The Holidays season is usually perceived as being a joyful time of year. This may be the case for most people. For addicts, the holidays can be an overwhelming and stressful time of year. There are many effective days to help the recovering addict during the holidays.
Families often experience a variety of emotions surrounding the recovering family member during the holidays. Some family members may be overjoyed to have their loved one in recovery attend family gatherings. Others may not be as delighted to be in the presence of that recovering person, due to conflicts in the past.
The most common issues for families of the recovering person is fear of relapse. While this is a normal fear, it is important that the family refrain from hovering over the recovering person. This can cause unnecessary stress and tension for everyone involved. It is suggested that a designated family member speaks to the recovering person and asks how they can make the holiday season more comfortable for them and their recovery. It is important to address the issues that recovering person is concerned with; any possible triggers and discuss the possible presence of alcohol. Many people aren’t sure if alcohol should or shouldn’t be present at these events. It all depends upon that particular family and the recovering person. Some recovering addicts may be overwhelmed at the sight of alcohol; others may feel their addiction is highlighted further with the absence of alcohol.
It is important for the family to manage their expectations. Having the expectation that a recovering addict will be somehow cured of any personal conflict should not be held. Other helpful ways to ensure a safe holiday experience are avoiding cooking with alcohol, refraining from serving alcohol-infused desserts and having a variety of non-alcoholic beverages accessible to the recovering person. Open and honest communication provides the best opportunity for a safe and fun holiday season.
The best way to prevent relapse is by being prepared:
Information: during the holiday season it is suggested that the recovering person have prepared the necessary information in case they feel triggered or need help. They should have their sponsors phone number, the phone numbers of others in recovery, AA and NA meetings nearby, and recover-related literature.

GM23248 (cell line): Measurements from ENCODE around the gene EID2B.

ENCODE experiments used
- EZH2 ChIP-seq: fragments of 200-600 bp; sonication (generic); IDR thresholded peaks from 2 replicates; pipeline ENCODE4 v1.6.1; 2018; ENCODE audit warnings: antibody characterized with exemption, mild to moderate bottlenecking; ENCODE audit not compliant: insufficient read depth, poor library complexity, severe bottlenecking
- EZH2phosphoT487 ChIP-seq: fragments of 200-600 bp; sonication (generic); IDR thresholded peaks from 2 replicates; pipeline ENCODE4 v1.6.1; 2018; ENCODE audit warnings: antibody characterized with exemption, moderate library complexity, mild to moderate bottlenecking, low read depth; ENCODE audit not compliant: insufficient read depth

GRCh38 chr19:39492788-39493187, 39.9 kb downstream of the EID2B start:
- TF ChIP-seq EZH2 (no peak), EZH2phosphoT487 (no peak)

Schedule: it is often suggested that individuals in recovery arrive at social gatherings early and leave early. This not only provides a planned schedule, but allows them to avoid times where drug and alcohol use is at its highest and most obvious.
Beverages: it is suggested that the recovering person bring their own drinks. This will allow the individual to have control over what they are served and what they drink.
Support: some individuals in recovery may feel more at ease at a social gathering if they have someone in recovery with them. This type of buddy system allows them to have someone they can rely upon and talk to if they feel triggered or need to leave a particular situation.
No matter how prepared a family may be for a recovering loved one to attend a family gathering, sometimes it just doesn’t matter. While there are effective relapse-prevention steps that can be taken, if an addict is determined to use, there is often nothing that can be done. What happens if the recovering person relapses? If a relapse occurs it is imperative that it is addressed. There are several steps you should take if this occurs:
Address the issue: the relapse must be addressed. Confronting the individual without the use of shame or guilt is the most effective way to address the relapse.
AA or NA Meeting: offering to take the addict to an AA or NA meeting so they can receive support from others in recovery. Often during the holiday season, there are more AA and NA meetings available due to the stressors surrounding the season.
Contacting their sponsor: it may be a good idea to contact their sponsor or encourage the struggling addict to contact their sponsor and inform them of what occurred.
Treatment facility: offering to bring the individual back to a treatment facility they had previously been in or finding a new facility.
The holidays can be both a joyful and difficult time of year. It is important to understand how overwhelming the season can be to those in recovery from addiction. If you or someone you know needs help from addiction or you would like more information about relapse-prevention, do not hesitate to contact us at (888)357-7577